Are the canonical locations for your submodules remote? If so, are you OK with cloning them once? In other words, do you want the shallow clones just because you are suffering the wasted bandwidth of frequent submodule (re)clones?
If you want shallow clones to save local diskspace, then Ryan Graham's answer seems like a good way to go. Manually clone the repositories so that they are shallow. If you think it would be useful, adapt
git submodule to support it. Send an email to the list asking about it (advice for implementing it, suggestions on the interface, etc.). In my opinion, the folks there are quite supportive of potential contributors that earnestly want to enhance Git in constructive ways.
If you are OK with doing one full clone of each submodule (plus later fetches to keep them up to date), you might try using the
--reference option of
git submodule update (it is in Git 1.6.4 and later) to refer to local object stores (e.g. make
--mirror clones of the canonical submodule repositories, then use
--reference in your submodules to point to these local clones). Just be sure to read about
git clone --reference/
git clone --shared before using
--reference. The only likely problem with referencing mirrors would be if they ever end up fetching non-fast-forward updates (though you could enable reflogs and expand their expiration windows to help retain any abandoned commits that might cause a problem). You should not have any problems as long as
- you do not make any local submodule commits, or
- any commits that are left dangling by non-fast-forwards that the canonical repositories might publish are not ancestors to your local submodule commits, or
- you are diligent about keeping your local submodule commits rebased on top of whatever non-fast-forwards might be published in the canonical submodule repositories.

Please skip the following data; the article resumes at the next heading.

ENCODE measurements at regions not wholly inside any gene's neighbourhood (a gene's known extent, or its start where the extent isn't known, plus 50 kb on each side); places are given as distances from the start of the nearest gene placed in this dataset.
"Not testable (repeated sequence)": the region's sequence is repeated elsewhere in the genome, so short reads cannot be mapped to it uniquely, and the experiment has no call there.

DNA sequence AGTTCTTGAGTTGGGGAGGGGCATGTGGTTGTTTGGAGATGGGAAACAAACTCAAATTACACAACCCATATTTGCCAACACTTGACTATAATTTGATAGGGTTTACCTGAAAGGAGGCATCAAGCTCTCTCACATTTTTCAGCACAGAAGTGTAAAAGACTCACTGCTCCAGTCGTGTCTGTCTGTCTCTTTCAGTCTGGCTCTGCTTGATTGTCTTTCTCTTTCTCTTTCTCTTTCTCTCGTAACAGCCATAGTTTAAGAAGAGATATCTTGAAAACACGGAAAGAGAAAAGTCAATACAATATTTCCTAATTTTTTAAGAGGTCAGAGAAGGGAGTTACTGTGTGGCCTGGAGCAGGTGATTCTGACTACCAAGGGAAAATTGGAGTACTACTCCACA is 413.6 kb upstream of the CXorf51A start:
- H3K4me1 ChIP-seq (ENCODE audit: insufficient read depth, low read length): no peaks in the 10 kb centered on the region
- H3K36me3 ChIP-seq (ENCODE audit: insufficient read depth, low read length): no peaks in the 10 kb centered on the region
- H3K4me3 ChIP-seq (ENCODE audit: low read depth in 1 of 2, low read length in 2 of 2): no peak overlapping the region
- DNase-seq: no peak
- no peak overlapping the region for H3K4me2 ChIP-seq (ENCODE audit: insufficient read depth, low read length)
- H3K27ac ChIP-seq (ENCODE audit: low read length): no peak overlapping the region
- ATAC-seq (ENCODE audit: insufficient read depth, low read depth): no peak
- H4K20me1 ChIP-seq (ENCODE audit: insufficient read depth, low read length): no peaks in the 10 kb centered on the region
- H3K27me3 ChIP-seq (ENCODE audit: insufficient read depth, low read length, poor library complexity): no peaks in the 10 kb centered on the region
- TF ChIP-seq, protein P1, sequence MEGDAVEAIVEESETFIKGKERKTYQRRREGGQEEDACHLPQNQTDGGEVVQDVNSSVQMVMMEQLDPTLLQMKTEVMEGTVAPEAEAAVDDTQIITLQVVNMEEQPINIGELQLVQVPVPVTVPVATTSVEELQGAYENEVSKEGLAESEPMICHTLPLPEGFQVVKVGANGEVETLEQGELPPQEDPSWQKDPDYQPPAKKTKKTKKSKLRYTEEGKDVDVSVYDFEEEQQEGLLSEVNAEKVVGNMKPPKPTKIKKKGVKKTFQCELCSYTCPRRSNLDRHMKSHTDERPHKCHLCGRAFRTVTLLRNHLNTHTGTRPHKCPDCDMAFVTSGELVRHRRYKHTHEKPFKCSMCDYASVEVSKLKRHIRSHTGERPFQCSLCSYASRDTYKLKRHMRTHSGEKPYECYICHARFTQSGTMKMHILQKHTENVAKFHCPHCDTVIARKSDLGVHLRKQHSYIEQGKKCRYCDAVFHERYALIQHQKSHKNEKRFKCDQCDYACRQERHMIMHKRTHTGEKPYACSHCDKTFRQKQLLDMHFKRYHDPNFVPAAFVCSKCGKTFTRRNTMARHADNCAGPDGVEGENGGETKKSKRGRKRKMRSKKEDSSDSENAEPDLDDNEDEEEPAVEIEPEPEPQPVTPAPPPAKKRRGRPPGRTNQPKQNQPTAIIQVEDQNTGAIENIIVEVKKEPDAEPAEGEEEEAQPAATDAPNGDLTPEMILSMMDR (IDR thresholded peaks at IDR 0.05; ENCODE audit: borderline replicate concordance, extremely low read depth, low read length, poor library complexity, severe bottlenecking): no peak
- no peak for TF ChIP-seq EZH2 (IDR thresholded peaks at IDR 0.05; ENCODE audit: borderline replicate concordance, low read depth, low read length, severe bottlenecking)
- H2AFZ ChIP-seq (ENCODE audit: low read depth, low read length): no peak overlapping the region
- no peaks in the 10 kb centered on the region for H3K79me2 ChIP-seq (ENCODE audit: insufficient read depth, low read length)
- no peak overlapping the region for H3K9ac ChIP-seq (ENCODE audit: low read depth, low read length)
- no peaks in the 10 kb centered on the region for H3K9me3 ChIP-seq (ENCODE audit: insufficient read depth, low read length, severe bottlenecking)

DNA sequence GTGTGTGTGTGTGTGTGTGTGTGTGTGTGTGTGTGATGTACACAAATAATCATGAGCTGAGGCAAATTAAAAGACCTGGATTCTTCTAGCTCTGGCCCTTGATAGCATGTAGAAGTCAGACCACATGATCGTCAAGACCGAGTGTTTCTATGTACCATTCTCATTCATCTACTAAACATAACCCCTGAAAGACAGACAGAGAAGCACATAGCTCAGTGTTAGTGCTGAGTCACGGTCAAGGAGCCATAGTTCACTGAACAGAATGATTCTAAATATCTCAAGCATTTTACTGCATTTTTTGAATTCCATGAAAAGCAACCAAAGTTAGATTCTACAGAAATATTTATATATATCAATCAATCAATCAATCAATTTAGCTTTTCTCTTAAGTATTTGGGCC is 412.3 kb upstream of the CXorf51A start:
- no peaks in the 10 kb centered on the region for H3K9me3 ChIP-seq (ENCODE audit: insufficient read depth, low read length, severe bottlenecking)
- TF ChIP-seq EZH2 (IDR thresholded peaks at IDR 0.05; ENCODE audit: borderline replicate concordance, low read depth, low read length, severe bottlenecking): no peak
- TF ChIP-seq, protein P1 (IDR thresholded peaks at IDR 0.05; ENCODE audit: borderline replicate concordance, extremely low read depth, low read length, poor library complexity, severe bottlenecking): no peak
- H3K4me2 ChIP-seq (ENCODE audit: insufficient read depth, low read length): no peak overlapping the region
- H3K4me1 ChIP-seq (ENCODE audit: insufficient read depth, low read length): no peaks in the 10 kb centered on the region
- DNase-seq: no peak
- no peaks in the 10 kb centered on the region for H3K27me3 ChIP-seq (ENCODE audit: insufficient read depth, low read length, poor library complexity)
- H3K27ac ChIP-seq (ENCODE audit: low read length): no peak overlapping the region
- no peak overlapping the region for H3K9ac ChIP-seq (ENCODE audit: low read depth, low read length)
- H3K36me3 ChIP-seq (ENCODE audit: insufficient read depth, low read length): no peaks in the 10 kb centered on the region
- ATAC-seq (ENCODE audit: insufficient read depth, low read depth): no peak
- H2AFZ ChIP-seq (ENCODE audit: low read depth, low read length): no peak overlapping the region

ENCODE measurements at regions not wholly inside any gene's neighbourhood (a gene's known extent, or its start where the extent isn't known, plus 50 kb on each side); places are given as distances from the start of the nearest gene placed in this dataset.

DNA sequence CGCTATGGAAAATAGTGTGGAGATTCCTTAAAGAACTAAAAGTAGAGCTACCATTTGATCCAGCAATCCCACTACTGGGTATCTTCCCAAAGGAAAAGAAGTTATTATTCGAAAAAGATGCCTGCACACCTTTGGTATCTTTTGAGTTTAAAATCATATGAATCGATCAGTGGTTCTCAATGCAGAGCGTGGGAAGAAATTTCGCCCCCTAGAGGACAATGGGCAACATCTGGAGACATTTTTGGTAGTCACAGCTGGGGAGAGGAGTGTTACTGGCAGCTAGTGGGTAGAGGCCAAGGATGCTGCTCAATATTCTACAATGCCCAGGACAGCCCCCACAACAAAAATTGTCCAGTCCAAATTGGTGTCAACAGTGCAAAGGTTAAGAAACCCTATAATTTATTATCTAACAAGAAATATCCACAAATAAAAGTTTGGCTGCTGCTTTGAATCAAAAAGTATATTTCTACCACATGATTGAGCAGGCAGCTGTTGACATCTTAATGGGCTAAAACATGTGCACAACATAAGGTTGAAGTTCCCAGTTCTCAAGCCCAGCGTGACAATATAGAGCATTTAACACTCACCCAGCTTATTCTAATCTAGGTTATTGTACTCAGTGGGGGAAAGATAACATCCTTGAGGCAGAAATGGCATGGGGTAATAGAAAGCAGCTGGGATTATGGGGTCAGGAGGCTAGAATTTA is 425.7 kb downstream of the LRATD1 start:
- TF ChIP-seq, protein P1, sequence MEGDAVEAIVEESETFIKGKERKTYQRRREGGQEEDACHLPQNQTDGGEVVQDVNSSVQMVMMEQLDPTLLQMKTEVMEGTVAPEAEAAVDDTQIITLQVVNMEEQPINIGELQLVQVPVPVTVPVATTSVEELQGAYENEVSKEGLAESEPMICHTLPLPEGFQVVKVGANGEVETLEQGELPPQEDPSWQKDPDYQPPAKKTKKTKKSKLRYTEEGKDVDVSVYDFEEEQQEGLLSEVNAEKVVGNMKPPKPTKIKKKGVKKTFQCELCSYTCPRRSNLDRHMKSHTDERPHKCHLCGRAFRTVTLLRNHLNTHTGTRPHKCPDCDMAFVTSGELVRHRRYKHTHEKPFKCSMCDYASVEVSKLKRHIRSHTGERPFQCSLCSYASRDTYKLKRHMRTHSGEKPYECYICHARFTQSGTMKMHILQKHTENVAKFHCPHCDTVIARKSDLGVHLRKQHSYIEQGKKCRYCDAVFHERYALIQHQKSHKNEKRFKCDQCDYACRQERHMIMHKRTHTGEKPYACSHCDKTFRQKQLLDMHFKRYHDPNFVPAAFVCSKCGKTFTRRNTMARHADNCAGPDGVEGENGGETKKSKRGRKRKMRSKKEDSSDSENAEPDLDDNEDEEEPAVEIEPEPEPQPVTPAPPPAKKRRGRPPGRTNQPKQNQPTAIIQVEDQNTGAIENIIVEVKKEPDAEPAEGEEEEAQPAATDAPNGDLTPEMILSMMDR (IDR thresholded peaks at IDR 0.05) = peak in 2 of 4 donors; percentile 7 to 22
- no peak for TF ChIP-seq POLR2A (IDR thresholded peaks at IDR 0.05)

If you go with something like this and there is any chance that you might carry local submodule commits in your working trees, it would probably be a good idea to create an automated system that makes sure critical objects referenced by the checked-out submodules are not left dangling in the mirror repositories (and if any are found, copies them to the repositories that need them).
And, like the
git clone manpage says, do not use
--reference if you do not understand these implications.
# Full clone (mirror), done once.
git clone --mirror $sub1_url $path_to_mirrors/$sub1_name.git
git clone --mirror $sub2_url $path_to_mirrors/$sub2_name.git
# Reference the full clones any time you initialize a submodule
git clone $super_url super
git submodule update --init --reference $path_to_mirrors/$sub1_name.git $sub1_path_in_super
git submodule update --init --reference $path_to_mirrors/$sub2_name.git $sub2_path_in_super
# To avoid extra packs in each of the superprojects' submodules,
# update the mirror clones before any pull/merge in super-projects.
for p in $path_to_mirrors/*.git; do GIT_DIR="$p" git fetch; done
git pull # merges in new versions of submodules
git submodule update # update sub refs, checkout new versions,
# but no download since they reference the updated mirrors
Alternatively, instead of
--reference, you could use the mirror clones in combination with the default hardlinking functionality of
git clone by using local mirrors as the source for your submodules. In new super-project clones, do
git submodule init, edit the submodule URLs in
.git/config to point to the local mirrors, then do
git submodule update. You would need to reclone any existing checked-out submodules to get the hardlinks. You would save bandwidth by only downloading once into the mirrors, then fetching locally from those into your checked-out submodules. The hard linking would save disk space (although fetches would tend to accumulate and be duplicated across multiple instances of the checked-out submodules' object stores; you could periodically reclone the checked-out submodules from the mirrors to regain the disk space saving provided by hardlinking).